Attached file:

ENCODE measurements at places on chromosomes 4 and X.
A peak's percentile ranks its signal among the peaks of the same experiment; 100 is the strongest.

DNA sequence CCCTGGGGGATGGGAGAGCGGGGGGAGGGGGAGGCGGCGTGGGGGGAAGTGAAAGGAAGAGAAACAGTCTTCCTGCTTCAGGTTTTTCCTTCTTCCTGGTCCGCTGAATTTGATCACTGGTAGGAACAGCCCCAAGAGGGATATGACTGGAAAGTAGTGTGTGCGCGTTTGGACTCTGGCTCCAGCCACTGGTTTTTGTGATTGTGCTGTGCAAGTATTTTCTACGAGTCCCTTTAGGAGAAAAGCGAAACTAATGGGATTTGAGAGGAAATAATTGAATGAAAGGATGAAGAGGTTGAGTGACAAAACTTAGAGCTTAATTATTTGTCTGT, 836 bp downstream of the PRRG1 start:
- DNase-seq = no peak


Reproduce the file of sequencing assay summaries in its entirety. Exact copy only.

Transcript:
ENCODE measurements at places on chromosomes 4 and X.
A peak's percentile ranks its signal among the peaks of the same experiment; 100 is the strongest.

DNA sequence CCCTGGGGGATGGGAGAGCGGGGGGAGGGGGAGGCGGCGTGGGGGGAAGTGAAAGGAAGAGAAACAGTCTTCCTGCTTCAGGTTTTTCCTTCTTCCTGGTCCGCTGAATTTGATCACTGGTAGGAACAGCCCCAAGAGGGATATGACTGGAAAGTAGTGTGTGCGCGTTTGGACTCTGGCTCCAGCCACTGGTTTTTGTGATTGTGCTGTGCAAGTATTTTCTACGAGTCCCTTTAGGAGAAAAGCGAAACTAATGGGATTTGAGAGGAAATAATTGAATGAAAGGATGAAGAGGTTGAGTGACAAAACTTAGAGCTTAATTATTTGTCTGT, 836 bp downstream of the PRRG1 start:
- DNase-seq = no peak